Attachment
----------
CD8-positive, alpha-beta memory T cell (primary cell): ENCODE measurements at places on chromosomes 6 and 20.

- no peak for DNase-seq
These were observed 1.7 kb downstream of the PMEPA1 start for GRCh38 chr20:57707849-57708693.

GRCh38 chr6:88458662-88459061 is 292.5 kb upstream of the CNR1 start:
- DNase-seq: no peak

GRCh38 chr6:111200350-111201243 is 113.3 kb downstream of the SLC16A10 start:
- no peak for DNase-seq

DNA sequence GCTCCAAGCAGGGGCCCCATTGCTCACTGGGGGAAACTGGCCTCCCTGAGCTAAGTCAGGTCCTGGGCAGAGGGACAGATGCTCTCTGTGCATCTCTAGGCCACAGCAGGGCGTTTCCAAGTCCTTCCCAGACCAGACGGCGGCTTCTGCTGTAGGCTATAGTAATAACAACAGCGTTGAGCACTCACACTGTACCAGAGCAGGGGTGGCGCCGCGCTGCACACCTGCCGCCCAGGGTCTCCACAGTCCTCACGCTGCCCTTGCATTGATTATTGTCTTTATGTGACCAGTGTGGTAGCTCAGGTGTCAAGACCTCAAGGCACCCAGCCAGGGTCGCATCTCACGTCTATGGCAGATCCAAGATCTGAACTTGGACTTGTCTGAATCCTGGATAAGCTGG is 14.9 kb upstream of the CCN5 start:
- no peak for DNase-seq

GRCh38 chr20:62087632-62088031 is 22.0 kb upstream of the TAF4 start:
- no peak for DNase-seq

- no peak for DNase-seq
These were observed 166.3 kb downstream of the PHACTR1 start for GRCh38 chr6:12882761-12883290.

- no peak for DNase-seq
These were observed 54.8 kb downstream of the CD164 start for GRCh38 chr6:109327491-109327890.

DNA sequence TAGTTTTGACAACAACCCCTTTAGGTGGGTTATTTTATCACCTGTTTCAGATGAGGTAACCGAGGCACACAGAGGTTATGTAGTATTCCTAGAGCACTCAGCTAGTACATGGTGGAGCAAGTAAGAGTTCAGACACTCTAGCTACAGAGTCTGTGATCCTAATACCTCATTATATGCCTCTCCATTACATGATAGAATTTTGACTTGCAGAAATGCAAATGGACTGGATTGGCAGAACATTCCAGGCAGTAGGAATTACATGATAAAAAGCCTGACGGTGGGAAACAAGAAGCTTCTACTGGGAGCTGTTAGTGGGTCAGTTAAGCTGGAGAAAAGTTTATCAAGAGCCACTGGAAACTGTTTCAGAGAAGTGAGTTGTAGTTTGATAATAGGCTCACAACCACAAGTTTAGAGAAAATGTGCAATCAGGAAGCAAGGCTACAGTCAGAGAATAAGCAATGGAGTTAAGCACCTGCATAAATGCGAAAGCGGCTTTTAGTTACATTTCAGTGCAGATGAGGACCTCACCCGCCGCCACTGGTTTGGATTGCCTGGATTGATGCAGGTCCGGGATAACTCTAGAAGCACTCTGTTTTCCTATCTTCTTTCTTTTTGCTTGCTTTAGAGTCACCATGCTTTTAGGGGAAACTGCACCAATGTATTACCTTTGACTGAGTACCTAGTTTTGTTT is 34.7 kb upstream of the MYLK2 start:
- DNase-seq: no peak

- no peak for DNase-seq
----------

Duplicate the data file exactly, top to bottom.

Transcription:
CD8-positive, alpha-beta memory T cell (primary cell): ENCODE measurements at places on chromosomes 6 and 20.

- no peak for DNase-seq
These were observed 1.7 kb downstream of the PMEPA1 start for GRCh38 chr20:57707849-57708693.

GRCh38 chr6:88458662-88459061 is 292.5 kb upstream of the CNR1 start:
- DNase-seq: no peak

GRCh38 chr6:111200350-111201243 is 113.3 kb downstream of the SLC16A10 start:
- no peak for DNase-seq

DNA sequence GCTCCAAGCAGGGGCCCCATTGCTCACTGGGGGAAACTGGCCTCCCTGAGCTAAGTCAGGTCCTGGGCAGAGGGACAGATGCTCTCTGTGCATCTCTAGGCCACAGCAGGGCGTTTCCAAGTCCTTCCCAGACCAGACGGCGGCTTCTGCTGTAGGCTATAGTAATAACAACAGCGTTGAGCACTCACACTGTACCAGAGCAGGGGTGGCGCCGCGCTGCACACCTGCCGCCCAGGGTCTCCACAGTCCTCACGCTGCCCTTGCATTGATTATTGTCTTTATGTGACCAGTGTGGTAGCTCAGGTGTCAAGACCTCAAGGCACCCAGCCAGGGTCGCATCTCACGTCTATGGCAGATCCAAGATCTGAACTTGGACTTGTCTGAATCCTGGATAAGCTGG is 14.9 kb upstream of the CCN5 start:
- no peak for DNase-seq

GRCh38 chr20:62087632-62088031 is 22.0 kb upstream of the TAF4 start:
- no peak for DNase-seq

- no peak for DNase-seq
These were observed 166.3 kb downstream of the PHACTR1 start for GRCh38 chr6:12882761-12883290.

- no peak for DNase-seq
These were observed 54.8 kb downstream of the CD164 start for GRCh38 chr6:109327491-109327890.

DNA sequence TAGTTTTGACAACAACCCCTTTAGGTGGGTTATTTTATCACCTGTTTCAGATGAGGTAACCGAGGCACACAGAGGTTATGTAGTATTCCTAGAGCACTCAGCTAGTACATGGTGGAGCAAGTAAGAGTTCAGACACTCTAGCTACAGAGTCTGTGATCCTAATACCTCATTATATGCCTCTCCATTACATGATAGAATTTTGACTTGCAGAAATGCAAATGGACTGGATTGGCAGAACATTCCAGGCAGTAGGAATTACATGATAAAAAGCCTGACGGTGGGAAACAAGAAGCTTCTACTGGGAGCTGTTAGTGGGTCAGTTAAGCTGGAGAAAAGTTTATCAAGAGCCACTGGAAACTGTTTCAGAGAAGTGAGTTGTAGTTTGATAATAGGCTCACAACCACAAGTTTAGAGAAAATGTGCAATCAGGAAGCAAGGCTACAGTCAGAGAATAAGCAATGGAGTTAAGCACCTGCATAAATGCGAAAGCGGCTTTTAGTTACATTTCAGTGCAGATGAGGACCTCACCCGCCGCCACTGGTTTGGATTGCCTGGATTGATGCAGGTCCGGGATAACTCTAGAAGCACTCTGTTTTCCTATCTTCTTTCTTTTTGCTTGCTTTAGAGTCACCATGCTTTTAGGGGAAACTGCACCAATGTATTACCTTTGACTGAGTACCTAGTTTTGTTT is 34.7 kb upstream of the MYLK2 start:
- DNase-seq: no peak

- no peak for DNase-seq